In general, elderly patients are at increased risk of side effects. This patient presented with probable thiazide-induced hyponatremia, which is known to mimic depression.[7] Hence, correcting hyponatremia and symptomatic treatment of anxiety and sleep disturbances was attempted as the first step. On re-emergence of syndromal depression, mirtazapine was started as it has a lower propensity to precipitate hyponatremia. However, because of the intolerable hyperkinetic involuntary movements of akathisia and tremors, it had to be discontinued.

As a recent review, elderly patients are more prone to hyperkinetic side effects with mirtazapine at a dose more than 30 mg/day.[5] However, our patient had symptoms at a lower dose of 7.5 mg/day. Onset and remission of these side effects were within the time range observed commonly in the literature. These can start from the first dose to 9 weeks of initiation of mirtazapine and remit within a few hours to 3 weeks of termination.[5] As seen in our case, benzodiazepines usually provide symptomatic relief, especially from akathisia.

A meta-analysis showed the efficacy of mirtazapine in antipsychotic-induced akathisia.[2] Although rare, paradoxical mirtazapine-induced akathisia has been well reported from all over the world.[2] Mirtazapine has been shown to improve resting tremors in Parkinson's disease.[3] However, tremors induced by mirtazapine has not been systematically reported earlier. Short-term controlled studies from the United States report the prevalence of tremors to be 2% in patients on mirtazapine in comparison 1% noted on placebo; the clinical characteristics of the same are not detailed.[5] A recent study on a health database showed nearly 3.78 rate ratio of mirtazapine inducing extrapyramidal side effects with respect to age- and follow-up time-matched controls.[8] The mechanism of these side effects is largely unknown, but the temporal relationship implicates them to mirtazapine. Effect on the sensitive striatal alpha 2 adrenergic receptors in susceptible subjects could be the potential factor inducing movement-related adverse effects and may be an unusual phenotypic manifestation.[1]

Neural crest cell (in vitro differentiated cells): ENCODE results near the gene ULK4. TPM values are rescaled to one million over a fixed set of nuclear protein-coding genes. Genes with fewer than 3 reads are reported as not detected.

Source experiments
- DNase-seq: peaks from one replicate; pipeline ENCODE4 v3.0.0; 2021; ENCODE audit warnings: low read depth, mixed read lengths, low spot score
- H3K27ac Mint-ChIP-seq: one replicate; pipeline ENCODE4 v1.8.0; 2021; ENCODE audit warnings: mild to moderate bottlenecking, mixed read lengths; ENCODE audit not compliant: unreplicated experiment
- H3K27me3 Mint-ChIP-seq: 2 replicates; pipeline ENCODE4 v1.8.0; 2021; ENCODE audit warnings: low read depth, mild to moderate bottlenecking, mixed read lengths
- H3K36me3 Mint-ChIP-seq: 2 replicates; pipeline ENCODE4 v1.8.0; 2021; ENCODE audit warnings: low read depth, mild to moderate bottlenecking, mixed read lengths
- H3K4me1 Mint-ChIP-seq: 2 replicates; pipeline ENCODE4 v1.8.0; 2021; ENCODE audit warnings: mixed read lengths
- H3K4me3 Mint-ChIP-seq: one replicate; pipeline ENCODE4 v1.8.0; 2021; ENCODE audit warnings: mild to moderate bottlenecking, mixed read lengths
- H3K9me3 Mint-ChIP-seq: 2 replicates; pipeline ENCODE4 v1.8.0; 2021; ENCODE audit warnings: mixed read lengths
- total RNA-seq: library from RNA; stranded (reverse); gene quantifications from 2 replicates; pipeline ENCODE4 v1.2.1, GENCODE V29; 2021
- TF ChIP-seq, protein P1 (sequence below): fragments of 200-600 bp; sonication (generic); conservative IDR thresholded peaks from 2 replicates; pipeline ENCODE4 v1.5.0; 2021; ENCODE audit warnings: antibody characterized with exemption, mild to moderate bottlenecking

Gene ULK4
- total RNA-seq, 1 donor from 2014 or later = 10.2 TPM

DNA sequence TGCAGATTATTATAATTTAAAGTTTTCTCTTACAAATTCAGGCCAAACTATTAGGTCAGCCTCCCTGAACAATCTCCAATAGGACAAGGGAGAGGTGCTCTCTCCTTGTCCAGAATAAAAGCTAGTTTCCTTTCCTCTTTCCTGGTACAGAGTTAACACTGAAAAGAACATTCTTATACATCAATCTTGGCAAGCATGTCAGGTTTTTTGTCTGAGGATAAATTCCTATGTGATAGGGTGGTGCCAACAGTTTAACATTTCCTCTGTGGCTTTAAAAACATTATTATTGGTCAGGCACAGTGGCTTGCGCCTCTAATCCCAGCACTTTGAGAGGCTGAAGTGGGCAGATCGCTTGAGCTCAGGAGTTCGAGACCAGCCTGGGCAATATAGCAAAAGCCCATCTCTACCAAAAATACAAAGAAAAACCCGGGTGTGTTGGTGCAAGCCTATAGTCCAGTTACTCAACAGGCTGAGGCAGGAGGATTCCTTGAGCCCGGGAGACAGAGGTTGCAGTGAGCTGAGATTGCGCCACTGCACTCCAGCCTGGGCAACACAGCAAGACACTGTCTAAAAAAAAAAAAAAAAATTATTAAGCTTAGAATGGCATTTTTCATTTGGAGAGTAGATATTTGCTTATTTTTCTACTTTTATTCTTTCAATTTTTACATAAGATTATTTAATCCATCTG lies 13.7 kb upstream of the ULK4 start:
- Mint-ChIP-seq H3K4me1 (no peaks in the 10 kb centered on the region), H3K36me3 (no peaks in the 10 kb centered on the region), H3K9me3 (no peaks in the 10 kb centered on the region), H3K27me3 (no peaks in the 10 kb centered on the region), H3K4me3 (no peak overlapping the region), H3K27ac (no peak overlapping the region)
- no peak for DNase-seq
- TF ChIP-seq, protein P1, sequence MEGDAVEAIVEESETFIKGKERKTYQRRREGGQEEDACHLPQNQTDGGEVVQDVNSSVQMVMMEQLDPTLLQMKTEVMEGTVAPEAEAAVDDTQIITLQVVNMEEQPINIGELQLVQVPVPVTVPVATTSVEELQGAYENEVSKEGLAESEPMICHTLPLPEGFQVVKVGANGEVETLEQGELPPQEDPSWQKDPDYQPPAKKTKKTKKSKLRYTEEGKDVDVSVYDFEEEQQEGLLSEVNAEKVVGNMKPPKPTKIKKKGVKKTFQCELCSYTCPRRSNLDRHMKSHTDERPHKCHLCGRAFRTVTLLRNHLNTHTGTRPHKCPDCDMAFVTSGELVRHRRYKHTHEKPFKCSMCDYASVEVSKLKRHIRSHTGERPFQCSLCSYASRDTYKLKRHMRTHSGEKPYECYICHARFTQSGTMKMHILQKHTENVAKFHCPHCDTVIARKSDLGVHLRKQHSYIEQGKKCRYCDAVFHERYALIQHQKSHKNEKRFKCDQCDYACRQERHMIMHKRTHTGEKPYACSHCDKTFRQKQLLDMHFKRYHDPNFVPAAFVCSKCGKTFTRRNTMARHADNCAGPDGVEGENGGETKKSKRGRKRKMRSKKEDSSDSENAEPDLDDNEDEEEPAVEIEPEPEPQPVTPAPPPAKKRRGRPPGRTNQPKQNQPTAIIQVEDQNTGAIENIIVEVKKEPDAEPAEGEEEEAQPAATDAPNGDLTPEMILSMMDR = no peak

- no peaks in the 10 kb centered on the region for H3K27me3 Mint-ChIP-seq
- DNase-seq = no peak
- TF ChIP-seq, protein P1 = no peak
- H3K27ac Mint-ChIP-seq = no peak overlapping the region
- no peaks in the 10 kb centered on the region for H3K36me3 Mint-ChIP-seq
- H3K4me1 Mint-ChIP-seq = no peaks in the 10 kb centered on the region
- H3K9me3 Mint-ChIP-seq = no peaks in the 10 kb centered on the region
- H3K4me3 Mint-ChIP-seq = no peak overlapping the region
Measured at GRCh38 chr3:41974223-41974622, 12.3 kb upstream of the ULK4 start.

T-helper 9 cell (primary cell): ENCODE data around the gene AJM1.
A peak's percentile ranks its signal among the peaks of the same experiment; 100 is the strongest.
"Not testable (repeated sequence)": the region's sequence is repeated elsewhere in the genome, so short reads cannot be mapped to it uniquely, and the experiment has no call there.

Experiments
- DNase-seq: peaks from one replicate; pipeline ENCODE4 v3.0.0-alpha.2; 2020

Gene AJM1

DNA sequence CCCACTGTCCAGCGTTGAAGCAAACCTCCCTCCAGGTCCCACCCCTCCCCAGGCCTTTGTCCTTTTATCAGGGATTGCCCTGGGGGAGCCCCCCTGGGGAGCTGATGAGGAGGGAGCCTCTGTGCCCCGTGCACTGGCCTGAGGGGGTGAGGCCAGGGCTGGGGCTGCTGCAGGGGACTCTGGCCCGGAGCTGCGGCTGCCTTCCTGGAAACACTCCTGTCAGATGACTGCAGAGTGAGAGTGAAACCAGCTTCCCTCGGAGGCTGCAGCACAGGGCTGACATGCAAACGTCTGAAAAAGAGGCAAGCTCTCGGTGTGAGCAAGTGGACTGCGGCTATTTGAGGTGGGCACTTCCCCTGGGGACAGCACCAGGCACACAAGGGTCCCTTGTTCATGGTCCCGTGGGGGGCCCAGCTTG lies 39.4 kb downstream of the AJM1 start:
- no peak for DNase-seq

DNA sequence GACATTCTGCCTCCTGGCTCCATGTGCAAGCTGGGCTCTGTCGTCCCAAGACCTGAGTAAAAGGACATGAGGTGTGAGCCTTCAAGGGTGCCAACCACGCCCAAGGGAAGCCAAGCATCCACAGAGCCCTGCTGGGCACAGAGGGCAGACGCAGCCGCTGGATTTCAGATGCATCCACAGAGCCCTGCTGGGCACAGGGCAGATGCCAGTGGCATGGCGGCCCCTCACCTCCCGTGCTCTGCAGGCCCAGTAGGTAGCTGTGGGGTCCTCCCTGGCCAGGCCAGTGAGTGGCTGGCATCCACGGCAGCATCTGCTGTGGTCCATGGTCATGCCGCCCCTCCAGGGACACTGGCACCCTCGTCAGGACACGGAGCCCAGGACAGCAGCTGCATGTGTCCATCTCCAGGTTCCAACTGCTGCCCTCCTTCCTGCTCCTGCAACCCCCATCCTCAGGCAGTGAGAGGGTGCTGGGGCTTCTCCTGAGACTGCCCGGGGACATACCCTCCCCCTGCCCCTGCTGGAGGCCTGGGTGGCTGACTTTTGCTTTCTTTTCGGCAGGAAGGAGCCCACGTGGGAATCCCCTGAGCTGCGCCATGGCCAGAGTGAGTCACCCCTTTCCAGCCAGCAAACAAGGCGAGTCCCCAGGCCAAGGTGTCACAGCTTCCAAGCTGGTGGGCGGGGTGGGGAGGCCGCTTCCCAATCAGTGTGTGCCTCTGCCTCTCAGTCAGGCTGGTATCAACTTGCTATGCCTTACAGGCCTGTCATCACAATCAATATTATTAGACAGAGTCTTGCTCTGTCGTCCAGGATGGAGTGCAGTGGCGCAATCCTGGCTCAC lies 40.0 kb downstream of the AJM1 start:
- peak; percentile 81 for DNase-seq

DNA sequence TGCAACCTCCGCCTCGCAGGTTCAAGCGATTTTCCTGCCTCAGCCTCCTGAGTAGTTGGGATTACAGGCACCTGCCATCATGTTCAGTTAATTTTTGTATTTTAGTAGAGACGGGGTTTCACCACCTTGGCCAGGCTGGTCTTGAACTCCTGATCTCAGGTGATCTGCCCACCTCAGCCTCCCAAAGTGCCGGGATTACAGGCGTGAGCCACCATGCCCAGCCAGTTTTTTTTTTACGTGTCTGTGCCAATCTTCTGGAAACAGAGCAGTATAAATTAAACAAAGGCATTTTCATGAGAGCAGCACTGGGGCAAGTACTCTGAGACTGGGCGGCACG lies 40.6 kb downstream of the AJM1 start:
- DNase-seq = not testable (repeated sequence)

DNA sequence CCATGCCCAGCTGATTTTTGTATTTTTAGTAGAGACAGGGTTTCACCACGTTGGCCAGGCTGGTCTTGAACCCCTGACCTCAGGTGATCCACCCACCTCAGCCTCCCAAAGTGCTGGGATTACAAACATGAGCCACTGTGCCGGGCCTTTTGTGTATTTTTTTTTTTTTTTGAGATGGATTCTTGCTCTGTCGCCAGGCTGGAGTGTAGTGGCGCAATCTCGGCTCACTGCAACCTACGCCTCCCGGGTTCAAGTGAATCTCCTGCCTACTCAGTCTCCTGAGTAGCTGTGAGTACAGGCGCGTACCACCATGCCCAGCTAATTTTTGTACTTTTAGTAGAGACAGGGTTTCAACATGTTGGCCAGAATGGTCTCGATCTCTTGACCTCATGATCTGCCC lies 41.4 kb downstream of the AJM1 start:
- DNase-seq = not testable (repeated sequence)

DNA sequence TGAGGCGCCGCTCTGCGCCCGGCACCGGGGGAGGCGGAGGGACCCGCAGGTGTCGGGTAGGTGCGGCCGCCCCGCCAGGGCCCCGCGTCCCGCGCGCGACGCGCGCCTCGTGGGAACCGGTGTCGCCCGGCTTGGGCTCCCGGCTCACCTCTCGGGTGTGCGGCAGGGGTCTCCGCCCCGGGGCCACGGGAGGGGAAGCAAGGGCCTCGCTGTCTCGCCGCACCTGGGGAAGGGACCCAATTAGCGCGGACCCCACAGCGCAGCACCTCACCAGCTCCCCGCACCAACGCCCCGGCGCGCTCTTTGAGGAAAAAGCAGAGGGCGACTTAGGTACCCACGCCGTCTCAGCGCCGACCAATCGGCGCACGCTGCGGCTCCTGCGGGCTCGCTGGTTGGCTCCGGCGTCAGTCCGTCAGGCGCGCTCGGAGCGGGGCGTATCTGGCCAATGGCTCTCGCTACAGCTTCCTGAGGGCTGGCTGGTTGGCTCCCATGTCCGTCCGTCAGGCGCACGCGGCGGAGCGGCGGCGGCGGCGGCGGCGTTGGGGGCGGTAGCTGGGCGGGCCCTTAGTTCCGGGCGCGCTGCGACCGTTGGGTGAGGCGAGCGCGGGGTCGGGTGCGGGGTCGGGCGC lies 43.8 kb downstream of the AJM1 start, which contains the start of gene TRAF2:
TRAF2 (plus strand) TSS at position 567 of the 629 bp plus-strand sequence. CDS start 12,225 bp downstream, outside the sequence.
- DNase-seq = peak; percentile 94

Mirtazapine is considered as one of the safest options in elderly with depression. However, clinicians need to be aware of its potential resting tremor and akathisia related movement disorder adversities.

Declaration of patient consent

The authors certify that they have obtained all appropriate patient consent forms. In the form the patient(s) has/have given his/her/their consent for his/her/their images and other clinical information to be reported in the journal. The patients understand that their names and initials will not be published and due efforts will be made to conceal their identity, but anonymity cannot be guaranteed.

Financial support and sponsorship

Nil.

Conflicts of interest

There are no conflicts of interest.



 
   References Top

1.
Raveendranathan D, Swaminath GR. Mirtazapine induced akathisia: Understanding a complex mechanism. Indian J Psychol Med 2015;37:474-5.  Back to cited text no. 1
[PUBMED]  [Full text]  
2.
Praharaj SK, Kongasseri S, Behere RV, Sharma PS. Mirtazapine for antipsychotic-induced acute akathisia: A systematic review and meta-analysis of randomized placebo-controlled trials. Ther Adv Psychopharmacol 2015;5:307-13.  Back to cited text no. 2
    
3.
Pena E, Mata M, Lopez-Manzanares L, Kurtis M, Eimil M, Martinez-Castrillo JC, et al. Antidepressants in Parkinson's disease. Recommendations by the movement disorder study group of the Neurological Association of Madrid. Neurologia 2016. doi: 10.1016/j.nrl.2016.02.002.  Back to cited text no. 3
    
4.
Balaz M, Rektor I. Gradual onset of dyskinesia induced by mirtazapine. Neurol India 2010;58:672-3.  Back to cited text no. 4
[PUBMED]  [Full text]  
5.
Yoon WT. Hyperkinetic movement disorders induced by mirtazapine: Unusual case report and clinical analysis of reported cases. J Psychiatry 2017;21:437.  Back to cited text no. 5
    
6.
Naranjo CA, Busto U, Sellers EM, Sandor P, Ruiz I, Roberts EA, et al. A method for estimating the probability of adverse drug reactions. Clin Pharmacol Ther 1981;30:239-45.  Back to cited text no. 6
    
7.
Liamis G, Filippatos TD, Elisaf MS. Thiazide-associated hyponatremia in the elderly: What the clinician needs to know. J Geriatr Cardiol 2016;13:175-82.  Back to cited text no. 7
    
8.
Guo MY, Etminan M, Procyshyn RM, Kim DD, Samii A, Kezouh A, et al. Association of antidepressant use with drug-related extrapyramidal symptoms: A pharmacoepidemiological study. J Clin Psychopharmacol 2018;38:349-56.  Back to cited text no. 8